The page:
|According to Keirsey, Oprah Winfrey may be a Teacher. (Photo credit: Wikipedia)|
Now, it looks like it's going to get a little harder:
Er... I actually just did that, didn't I?How often have you gotten a compliment on your creativity or your patience or your resilience, only to wave it off, assuming that these strengths must come easily to everyone?
The problem with this step is that, well, I need help:
1. Ask your friend to name three of your strengths (The words in the image above may provide some inspiration.)2. Tell your friend your top passion. Then have your friend tell an imaginary story of your life, based on this passion and your strengths. For instance, "You're organized, creative, and friendly, and your passion is baking. So, you run a bakery where customers can buy cupcakes with little icing portraits of themselves."3. Take a minute to imagine this fantasy as your real life. Tell your friend what appeals to you ("Making cupcakes with artistic frosting would be awesome!") and what makes you cringe ("I'd never start my own business—the thought of bookkeeping gives me hives").
4. Now your friend revises the story based on your feedback. ("Okay, you organize monthly bake sales at the local Boys & Girls Club. Kids buy the cupcakes and paint their own portraits.")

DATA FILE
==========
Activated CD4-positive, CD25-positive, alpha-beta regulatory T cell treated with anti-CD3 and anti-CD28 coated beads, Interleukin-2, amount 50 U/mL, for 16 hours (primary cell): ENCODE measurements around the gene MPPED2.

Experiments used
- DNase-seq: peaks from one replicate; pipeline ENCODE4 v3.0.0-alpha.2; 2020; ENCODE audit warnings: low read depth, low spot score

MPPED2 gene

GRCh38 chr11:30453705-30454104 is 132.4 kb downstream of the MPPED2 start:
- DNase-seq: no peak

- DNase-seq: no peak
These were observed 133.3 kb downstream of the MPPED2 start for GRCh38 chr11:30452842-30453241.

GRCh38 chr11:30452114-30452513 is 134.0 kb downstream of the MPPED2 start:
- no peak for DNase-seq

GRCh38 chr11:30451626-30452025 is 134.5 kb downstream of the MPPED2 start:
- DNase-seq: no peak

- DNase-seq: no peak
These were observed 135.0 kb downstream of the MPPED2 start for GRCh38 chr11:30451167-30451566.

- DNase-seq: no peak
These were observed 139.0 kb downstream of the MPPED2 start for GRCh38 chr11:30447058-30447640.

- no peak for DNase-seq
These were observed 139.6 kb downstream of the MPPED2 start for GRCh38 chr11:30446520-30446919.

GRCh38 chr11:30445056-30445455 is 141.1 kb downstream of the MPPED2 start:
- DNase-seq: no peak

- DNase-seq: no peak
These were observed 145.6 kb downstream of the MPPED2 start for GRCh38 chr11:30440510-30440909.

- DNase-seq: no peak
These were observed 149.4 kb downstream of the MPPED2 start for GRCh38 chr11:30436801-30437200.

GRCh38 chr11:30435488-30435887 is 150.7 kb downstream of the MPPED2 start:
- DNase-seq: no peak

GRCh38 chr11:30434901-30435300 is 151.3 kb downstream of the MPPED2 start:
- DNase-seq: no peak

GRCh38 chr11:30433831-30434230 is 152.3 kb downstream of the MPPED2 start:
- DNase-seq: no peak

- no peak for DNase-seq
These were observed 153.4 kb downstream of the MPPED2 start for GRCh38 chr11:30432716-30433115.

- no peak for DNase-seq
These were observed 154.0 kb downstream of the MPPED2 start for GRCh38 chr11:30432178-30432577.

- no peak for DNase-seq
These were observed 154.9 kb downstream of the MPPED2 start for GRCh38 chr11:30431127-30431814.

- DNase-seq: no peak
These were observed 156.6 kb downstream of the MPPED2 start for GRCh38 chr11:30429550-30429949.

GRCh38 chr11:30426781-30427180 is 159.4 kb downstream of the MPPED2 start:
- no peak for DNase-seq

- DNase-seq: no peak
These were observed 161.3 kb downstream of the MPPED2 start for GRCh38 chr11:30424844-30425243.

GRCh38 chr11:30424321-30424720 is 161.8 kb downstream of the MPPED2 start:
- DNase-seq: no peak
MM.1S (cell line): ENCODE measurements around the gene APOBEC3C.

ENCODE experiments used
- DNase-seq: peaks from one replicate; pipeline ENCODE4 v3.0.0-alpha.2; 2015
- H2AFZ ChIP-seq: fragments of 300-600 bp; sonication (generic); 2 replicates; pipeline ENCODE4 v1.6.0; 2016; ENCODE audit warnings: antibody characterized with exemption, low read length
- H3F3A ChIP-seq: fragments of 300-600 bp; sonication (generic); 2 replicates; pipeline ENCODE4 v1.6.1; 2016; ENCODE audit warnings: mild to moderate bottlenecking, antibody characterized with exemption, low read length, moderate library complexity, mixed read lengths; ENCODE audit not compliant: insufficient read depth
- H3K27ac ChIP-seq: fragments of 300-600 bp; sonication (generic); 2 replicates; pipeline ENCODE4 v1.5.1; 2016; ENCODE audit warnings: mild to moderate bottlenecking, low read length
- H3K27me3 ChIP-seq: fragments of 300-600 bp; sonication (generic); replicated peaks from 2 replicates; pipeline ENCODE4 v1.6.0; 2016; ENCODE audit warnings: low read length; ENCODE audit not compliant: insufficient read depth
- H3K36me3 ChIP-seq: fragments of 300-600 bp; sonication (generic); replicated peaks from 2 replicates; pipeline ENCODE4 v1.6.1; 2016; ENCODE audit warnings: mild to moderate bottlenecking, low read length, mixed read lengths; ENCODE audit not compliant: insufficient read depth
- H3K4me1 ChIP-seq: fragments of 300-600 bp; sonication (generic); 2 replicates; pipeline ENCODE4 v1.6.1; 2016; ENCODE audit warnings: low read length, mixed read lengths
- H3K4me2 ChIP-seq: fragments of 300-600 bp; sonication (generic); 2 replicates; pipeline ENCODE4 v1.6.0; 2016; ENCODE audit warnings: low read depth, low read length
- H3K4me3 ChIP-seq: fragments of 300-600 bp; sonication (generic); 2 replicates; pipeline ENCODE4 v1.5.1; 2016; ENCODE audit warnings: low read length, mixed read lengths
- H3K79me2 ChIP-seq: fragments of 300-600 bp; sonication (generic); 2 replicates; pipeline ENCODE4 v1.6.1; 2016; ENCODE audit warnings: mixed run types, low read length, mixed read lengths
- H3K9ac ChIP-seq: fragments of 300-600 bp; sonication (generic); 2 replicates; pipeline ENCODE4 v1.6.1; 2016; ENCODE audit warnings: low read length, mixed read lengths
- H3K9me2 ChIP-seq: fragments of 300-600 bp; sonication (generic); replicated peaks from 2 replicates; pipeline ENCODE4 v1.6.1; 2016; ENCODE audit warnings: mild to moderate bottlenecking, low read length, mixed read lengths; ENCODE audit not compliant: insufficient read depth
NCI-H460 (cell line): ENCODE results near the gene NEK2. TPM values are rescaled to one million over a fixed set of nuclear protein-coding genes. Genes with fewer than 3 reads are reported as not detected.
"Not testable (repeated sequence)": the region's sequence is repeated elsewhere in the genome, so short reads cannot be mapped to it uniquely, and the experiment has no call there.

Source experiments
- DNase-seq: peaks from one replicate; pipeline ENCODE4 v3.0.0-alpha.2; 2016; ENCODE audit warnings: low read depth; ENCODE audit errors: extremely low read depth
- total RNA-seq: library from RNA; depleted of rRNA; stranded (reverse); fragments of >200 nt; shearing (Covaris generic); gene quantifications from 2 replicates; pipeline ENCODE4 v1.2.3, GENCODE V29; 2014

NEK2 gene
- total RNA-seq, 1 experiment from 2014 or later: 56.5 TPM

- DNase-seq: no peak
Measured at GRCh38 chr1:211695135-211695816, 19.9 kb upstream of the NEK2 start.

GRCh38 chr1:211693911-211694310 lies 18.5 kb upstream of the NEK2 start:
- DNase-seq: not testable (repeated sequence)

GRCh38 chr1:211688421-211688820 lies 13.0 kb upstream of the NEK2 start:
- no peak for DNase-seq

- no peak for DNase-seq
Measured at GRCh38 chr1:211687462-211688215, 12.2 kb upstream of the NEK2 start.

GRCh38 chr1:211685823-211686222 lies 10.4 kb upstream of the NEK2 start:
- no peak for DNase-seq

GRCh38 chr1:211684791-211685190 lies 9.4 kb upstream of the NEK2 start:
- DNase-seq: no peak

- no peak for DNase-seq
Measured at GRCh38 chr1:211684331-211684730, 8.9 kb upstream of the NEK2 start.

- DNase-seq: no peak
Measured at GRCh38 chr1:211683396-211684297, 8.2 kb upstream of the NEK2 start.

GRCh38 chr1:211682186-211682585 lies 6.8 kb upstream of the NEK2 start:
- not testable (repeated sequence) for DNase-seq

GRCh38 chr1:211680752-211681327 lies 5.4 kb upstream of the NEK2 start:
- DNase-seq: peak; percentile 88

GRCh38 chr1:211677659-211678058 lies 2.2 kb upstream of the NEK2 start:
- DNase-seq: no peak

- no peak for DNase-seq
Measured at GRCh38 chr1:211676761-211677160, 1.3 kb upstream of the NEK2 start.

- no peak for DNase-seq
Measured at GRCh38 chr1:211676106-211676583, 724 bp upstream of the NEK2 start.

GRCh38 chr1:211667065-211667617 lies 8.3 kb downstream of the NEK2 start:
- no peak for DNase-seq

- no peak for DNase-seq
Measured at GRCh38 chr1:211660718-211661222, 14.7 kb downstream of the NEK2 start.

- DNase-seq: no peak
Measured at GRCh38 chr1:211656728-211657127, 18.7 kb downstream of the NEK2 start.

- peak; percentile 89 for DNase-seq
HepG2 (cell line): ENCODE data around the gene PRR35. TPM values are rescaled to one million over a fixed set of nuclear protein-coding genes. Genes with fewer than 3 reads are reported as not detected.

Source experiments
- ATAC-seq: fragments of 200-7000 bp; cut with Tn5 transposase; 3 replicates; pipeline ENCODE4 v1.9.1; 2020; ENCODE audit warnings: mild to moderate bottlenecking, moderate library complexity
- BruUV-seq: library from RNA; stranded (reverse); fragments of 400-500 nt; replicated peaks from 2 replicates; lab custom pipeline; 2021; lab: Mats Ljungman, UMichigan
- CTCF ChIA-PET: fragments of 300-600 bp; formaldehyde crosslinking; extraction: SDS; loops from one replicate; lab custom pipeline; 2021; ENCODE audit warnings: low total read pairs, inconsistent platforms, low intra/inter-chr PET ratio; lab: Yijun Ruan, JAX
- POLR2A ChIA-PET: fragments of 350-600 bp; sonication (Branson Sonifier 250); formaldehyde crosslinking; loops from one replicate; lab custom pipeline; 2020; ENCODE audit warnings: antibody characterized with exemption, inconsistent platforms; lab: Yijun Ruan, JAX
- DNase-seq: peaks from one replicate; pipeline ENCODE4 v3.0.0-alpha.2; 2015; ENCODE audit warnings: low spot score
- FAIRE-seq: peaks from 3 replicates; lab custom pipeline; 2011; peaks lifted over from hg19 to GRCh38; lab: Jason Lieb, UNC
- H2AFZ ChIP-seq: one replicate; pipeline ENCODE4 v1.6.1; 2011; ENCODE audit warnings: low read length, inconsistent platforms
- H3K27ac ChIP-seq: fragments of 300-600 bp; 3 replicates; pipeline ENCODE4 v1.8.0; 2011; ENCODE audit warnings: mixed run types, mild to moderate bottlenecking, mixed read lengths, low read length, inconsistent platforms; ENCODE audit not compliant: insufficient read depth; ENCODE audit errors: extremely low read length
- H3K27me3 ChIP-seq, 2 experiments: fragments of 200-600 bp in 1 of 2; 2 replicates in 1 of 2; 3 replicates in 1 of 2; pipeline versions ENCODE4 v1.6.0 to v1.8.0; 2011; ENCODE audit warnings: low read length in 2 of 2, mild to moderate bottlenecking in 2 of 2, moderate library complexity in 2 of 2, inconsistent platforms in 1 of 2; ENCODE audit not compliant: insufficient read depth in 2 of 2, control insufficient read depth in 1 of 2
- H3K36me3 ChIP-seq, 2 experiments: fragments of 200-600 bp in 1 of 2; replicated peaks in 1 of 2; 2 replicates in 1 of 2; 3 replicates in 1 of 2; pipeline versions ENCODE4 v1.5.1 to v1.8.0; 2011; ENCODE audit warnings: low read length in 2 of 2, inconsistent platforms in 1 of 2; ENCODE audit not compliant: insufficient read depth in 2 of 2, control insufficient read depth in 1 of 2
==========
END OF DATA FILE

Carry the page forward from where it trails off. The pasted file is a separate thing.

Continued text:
5. Keep going back and forth until the story feels right. This may take three or 13 rounds—there's no need to rush. Your friend will likely suggest unexpected scenarios. Don't let knee-jerk objections ("That would cost too much!" "When would I have time?") shape your feedback. This is about crafting a scenario tailored to your strengths.
Dang. Who has the patience to go through that process? (Well, I guess someone who would want to reciprocate? Or maybe I can talk Chris into it?)6. Stop when the story feels completely satisfying. You've just shaped your passion into a goal and defined what you do and don't want from your calling.
Hmm. Anyone want to play?